Why Vision Vancouver needs to create a legend around Jim Green
Earlier today, I posted a lovely video on our site, which was created by an admirer of former Vision Vancouver mayoral candidate Jim Green.
I pointed out that the posthumous video, which is also on the City of Vancouver's YouTube channel, highlighted Green's connection to Vision Vancouver. But it made no mention of Green's past links to the Coalition of Progressive Electors, which is the party Green ran for in two elections, including the only one that he won.
This followed an earlier column in which I suggested that Vision Vancouver was trying to "deify" Green.
In response, a commenter calling himself DavidH delivered the folllowing putdown:
"News flash for the Straight: Jim Green is dead. Get over it. You're flogging a corpse."
I, on the other hand, feel that this is a valid topic for public discussion. That's because I believe that some members of Vision Vancouver are trying to create a legend around Green to advance the party's long-term prospects.
In this regard, Vision Vancouver bears some similarity to the federal NDP, which has tried to cast new leader Tom Mulcair as a latter-day Jack Layton in TV ads aimed at Quebeckers.
But there are differences between the passing of Green and the death of Layton. In Toronto, the public spontaneously filled Nathan Philips Square with chalk-written memories and tributes to Layton. People gathered in the streets for his funeral.
There was no similar outpouring of public grief for Green beyond the very real loss felt by his large circle of political, social, academic, and artistic friends and acquaintances.
This may be due in part to Layton dying suddenly while in office, whereas Green passed away six-and-a-half years after leaving the political spotlight.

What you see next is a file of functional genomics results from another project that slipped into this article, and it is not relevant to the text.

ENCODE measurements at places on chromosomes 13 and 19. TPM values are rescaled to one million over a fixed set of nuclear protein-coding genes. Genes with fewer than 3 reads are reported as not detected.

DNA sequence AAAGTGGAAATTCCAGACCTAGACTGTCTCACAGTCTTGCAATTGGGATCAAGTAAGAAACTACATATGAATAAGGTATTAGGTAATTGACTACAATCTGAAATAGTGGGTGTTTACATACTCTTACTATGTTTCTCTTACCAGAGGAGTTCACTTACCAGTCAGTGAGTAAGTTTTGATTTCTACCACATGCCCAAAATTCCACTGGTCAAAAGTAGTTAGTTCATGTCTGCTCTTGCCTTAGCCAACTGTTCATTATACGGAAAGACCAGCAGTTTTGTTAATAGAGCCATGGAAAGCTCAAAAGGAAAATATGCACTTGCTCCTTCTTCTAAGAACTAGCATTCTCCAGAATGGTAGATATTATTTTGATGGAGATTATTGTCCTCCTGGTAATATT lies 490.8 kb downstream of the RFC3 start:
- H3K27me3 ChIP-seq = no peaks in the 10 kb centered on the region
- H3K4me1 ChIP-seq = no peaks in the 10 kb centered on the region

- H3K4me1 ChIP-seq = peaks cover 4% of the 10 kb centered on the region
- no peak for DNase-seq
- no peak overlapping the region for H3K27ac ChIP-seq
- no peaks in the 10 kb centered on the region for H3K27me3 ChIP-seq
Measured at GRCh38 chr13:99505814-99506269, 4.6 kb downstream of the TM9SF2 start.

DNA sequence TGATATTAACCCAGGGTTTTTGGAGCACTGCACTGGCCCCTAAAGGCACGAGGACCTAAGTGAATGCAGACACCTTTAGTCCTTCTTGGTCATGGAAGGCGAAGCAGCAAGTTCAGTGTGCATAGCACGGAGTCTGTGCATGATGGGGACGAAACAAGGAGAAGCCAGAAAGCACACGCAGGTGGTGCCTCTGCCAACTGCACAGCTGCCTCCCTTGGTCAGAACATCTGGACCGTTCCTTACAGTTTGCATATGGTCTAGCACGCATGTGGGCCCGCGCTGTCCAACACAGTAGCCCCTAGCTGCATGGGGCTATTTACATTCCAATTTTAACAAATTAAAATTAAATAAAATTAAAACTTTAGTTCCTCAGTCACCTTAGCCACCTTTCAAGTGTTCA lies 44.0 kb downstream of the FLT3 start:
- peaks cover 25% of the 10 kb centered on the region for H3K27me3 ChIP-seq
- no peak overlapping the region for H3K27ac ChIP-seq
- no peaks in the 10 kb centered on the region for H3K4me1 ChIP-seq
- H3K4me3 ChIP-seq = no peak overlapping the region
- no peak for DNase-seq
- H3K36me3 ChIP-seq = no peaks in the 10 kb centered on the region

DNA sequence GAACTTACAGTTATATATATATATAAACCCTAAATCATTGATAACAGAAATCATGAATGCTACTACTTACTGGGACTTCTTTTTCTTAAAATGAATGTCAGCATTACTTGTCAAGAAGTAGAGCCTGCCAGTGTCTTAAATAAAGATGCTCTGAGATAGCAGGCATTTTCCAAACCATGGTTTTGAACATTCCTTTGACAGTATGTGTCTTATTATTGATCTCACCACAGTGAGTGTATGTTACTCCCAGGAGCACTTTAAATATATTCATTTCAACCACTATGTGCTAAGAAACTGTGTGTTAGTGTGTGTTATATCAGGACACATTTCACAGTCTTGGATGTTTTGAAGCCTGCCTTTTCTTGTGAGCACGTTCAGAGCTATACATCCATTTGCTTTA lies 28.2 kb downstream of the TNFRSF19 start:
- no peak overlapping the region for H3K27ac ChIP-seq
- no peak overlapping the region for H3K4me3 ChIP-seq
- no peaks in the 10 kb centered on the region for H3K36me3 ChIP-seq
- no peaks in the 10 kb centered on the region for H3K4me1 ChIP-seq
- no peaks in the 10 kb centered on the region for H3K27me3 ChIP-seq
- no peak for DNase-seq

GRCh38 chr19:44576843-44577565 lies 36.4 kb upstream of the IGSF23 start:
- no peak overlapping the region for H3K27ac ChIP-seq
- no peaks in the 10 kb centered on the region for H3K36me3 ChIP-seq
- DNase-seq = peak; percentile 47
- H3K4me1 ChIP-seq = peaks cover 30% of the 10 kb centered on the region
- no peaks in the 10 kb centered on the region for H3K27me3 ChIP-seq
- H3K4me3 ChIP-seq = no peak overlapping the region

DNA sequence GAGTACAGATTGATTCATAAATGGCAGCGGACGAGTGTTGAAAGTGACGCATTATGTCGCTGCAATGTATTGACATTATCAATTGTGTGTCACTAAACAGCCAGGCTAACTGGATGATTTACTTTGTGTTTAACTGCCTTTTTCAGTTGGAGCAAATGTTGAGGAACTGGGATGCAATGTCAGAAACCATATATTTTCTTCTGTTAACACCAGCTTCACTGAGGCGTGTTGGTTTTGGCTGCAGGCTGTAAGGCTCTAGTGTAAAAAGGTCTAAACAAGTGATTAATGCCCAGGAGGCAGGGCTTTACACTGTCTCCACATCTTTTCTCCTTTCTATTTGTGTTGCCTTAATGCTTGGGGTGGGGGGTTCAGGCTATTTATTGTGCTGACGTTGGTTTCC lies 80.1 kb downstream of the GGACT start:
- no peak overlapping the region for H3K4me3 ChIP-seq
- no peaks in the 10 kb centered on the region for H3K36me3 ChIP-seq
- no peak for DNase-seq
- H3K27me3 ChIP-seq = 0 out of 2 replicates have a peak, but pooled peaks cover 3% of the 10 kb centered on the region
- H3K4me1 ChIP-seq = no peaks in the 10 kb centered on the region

Layton was also an elected official for decades, whereas Green served a single term on Vancouver city council.
So if my hypothesis is correct—and keep in mind that there's no smoking gun here—why would Vision Vancouver be so keen to turn Green into a legendary figure?
There are several possible explanations.
First off, Vision Vancouver is increasingly perceived as an establishment party on the side of the elites. Green, on the other hand, fought evictions of poor people during Expo 86 and built housing units for those with low incomes. Having him associated with the brand will promote the image of Vision Vancouver as a people's party.
Secondly, many of Vision Vancouver's incumbent politicians may not seek reelection in 2014. If the party is running a bunch of new faces, why not capitalize on a massaged image of Green to rehabilitate the party's brand?
By then, Raymond Louie and Tim Stevenson will have each served 12 years on council. Will they want to spend another three years spending late nights at public hearings? Especially when their NDP friends will be in power in Victoria—and there will be numerous jobs available to them.
Some Vision politicians—including Geoff Meggs, Constance Barnes, and Patti Bacchus—may be preparing to run as provincial NDP candidates in 2013. Barnes and Bacchus have topped the polls at park board and school board, respectively. All three could easily be MLAs by the next civic election.
Park commissioner Aaron Jasper might decide to become the federal NDP candidate in Vancouver Centre in 2015. If he leaves Vision Vancouver, the party would lose one of its highest profile and most articulate politicians.
Losing incumbents will certainly make it tougher for Vision Vancouver to retain power after the next election because name recognition is so important in municipal politics.
The party's task will be made more difficult if there's an NDP government in Victoria. That's because when the NDP has been in power in Victoria, Vancouver voters have decided to take a right turn at the municipal level to elect a counterweight to the provincial government.
And if Gregor Robertson decides he's done as mayor after two terms, the party is going to have an exceptionally tough time retaining a majority on council in 2014.
Thirdly, the Green party (as opposed to the Jim Green party) is only going to get stronger in Vancouver now that Coun. Adriane Carr is in office. I expect that she will increasingly play to the left-wing activists who are already, for the most part, sick of Vision Vancouver's mainstream approach. There probably won't be any alliances in 2014, given that Carr got elected without Vision Vancouver's help.
Going back to the commenter, DavidH, he's correct when he writes that Jim Green is dead. But that doesn't necessarily mean that Vision Vancouver doesn't need Green to help his old party in future elections.
Just look at the photo above. Imagine airbrushing Louie, Meggs, and Robertson out of the picture. How many of those other faces—all elected Vision Vancouver politicians—do you recognize?
I rest my case.
Follow Charlie Smith on Twitter at twitter.com/csmithstraight.